>
    >
    > actually, there are also implementations in Scheme, Common Lisp
    > (UnCommonWeb) and Cocoon-FLOW has similar concepts.
    > And somewhere (I think on the portland pattern repository) I recall
    > reading that Viaweb (aka "the first web app") was written in CPS. Also
    > notice that the Wee project in ruby is more advanced that Borges.
    >
    >> I googled for the python spin-off but didn't find one. Closest I found
    >> was Imposter (http://csoki.ki.iif.hu/~vitezg/impostor/) which looks
    >> like an earlier, partially failed attempt to do what Seaside now seems
    >> to be delivering.

    >
    >
    > I think "independent" more than earlier, it seem many people are
    > reinventing this from time to time.
    > Anyway, I just wanted to point out that IIRC something on this lines
    > appeared recently in the nevow svn tree, maybe you can take a look.


    I did actually do some sort-of-related work in this area, which I
    presented at PyCon DC 2004 - you can access the paper at

    http://www.python.org/pycon/dc2004/papers/18/Setting_A_Context.pdf

    An audience member mentioned the Smalltalk and Scheme-based work on web
    continuation frameworks, and I was sorry my answer at the time seemed
    unduly dismissive. There are some interesting similarities, and though
    my own implementation is decidedly clunky I like to think the paper
    explains some of the advantages of maintaining state and why the "back"
    button is an obnoxious anachronism :)

    regards
    Steve
    --
    Steve Holden http://www.holdenweb.com/
    Python Web Programming http://pydish.holdenweb.com/
    Holden Web LLC +1 703 861 4237 +1 800 494 3119
     
    Steve Holden, Jan 2, 2005
    #4
  5. Valentino Volonghi aka Dialtone, Jan 2, 2005
    #5
  6. On Sun, Jan 02, 2005 at 10:03:10AM -0500, Steve Holden wrote:

    > I did actually do some sort-of-related work in this area, which I
    > presented at PyCon DC 2004 - you can access the paper at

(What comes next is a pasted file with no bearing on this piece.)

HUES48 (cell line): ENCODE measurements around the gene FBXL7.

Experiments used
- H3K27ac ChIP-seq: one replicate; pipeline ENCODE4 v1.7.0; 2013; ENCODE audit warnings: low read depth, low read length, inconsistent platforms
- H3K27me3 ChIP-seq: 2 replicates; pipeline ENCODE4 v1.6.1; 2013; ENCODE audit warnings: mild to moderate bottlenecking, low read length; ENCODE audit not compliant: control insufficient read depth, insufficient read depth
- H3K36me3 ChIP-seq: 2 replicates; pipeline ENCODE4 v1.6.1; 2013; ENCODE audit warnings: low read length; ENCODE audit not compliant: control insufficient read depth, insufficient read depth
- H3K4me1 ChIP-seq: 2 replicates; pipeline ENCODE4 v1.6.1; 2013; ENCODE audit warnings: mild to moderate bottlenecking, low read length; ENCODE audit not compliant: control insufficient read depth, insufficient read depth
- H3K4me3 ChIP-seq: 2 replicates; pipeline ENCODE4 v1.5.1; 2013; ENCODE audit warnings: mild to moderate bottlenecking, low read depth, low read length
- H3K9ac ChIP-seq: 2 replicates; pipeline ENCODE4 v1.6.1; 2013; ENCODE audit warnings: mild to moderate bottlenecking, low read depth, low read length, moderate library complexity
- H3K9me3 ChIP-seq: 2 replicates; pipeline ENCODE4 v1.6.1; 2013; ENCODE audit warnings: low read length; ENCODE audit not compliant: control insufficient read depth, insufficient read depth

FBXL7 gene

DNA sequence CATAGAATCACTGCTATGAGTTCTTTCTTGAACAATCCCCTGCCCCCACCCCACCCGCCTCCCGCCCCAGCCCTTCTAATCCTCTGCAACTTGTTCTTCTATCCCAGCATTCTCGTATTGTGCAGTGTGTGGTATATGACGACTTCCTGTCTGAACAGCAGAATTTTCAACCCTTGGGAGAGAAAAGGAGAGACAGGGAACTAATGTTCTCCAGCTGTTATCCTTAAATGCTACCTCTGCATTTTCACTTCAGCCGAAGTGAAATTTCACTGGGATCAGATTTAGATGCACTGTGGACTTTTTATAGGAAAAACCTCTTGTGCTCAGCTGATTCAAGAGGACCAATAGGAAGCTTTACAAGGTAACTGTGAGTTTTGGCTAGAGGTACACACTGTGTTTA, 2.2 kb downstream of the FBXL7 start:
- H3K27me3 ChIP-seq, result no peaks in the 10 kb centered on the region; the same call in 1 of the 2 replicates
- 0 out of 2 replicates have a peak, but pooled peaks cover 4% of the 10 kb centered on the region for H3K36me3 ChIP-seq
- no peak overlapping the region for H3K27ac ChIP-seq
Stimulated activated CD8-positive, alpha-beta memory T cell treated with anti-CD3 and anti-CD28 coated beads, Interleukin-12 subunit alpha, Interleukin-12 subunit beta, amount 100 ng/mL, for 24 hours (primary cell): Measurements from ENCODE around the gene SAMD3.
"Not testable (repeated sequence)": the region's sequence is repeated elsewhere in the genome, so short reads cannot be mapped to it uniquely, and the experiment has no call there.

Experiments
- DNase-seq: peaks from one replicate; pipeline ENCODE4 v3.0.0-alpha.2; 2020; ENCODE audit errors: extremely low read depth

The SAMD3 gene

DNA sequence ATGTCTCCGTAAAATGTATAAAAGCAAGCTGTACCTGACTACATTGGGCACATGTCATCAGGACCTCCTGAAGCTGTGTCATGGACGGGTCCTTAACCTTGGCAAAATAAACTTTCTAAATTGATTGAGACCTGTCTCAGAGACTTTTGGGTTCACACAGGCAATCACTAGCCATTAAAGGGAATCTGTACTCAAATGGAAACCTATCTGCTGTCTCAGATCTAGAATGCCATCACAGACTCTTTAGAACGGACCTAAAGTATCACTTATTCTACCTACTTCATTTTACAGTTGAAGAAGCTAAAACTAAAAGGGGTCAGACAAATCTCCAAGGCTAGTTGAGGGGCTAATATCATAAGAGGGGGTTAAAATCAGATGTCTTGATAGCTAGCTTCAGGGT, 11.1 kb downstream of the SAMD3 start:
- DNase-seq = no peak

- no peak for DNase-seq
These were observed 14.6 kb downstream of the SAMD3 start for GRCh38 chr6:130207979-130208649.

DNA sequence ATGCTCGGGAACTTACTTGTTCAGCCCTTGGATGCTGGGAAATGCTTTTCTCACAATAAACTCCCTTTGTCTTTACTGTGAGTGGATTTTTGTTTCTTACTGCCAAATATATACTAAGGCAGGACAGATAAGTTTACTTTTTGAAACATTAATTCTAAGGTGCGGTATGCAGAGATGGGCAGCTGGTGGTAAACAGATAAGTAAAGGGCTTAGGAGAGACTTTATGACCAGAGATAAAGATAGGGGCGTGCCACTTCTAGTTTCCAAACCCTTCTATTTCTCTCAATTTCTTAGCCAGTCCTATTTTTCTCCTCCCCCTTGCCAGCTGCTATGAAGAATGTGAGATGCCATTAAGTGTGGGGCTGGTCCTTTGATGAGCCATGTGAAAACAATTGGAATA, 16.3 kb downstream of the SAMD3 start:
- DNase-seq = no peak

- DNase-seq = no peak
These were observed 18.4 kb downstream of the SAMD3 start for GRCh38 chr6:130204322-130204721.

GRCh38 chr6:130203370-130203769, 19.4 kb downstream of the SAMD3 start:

>
    > http://www.python.org/pycon/dc2004/papers/18/Setting_A_Context.pdf
    >
    > An audience member mentioned the Smalltalk and Scheme-based work on web
    > continuation frameworks, and I was sorry my answer at the time seemed
    > unduly dismissive.


    That was me, actually. I remain surprised that there isn't a move
    afoot either to implement something like Seaside or Borges in Python
    or to adapt one of the existing web frameworks to be
    modal/continuation style.

    Between this pressure (which isn't new, since as Steve points out, I
    was talking about this in Python community last year, and I wasn't
    nearly the first) and the growing popularity of Ruby on Rails, there's
    some small hint that Ruby is gaining on Python re: non-Java web app
    mind share. I think that's a v. important niche for Python and would
    like to see us remain strong there (though I've not *done* much about
    this, alas).

    > There are some interesting similarities, and though
    > my own implementation is decidedly clunky I like to think the paper
    > explains some of the advantages of maintaining state and why the "back"
    > button is an obnoxious anachronism :)


    I'd still like to publish a piece on XML.com about modal web app
    style, preferably with a Python example, though Borges would be fine.

    Best,
    Kendall Clark
    XML.com Managing Editor
     
    Kendall Clark, Jan 2, 2005
    #6
  7. Mike Thompson

    Jon Perez Guest

    none wrote:

    > Does Python really need yet another framework? Apart from the
    > intellectual excersise, wouldn't it be nice if Python would get a
    > framework "for the rest of us" (meaning: mere mortals) which would focus
    > upon getting work done in a simple manner instead of creating yet
    > another, new, hip, exciting, way of creating dynamic websites? If Python
    > cannot deliver a PHP clone, at least you would expect a Rails lookalike.


    Spyce (http://spyce.sf.net) would be the superior Python-based PHP clone
    you are looking for.
     
    Jon Perez, Jan 2, 2005
    #7
  8. Mike Thompson

    Paul Rubin Guest

    Kendall Clark <> writes:
    > That was me, actually. I remain surprised that there isn't a move
    > afoot either to implement something like Seaside or Borges in Python
    > or to adapt one of the existing web frameworks to be
    > modal/continuation style.


    Since Python doesn't have continuations, that would be a bit tricky.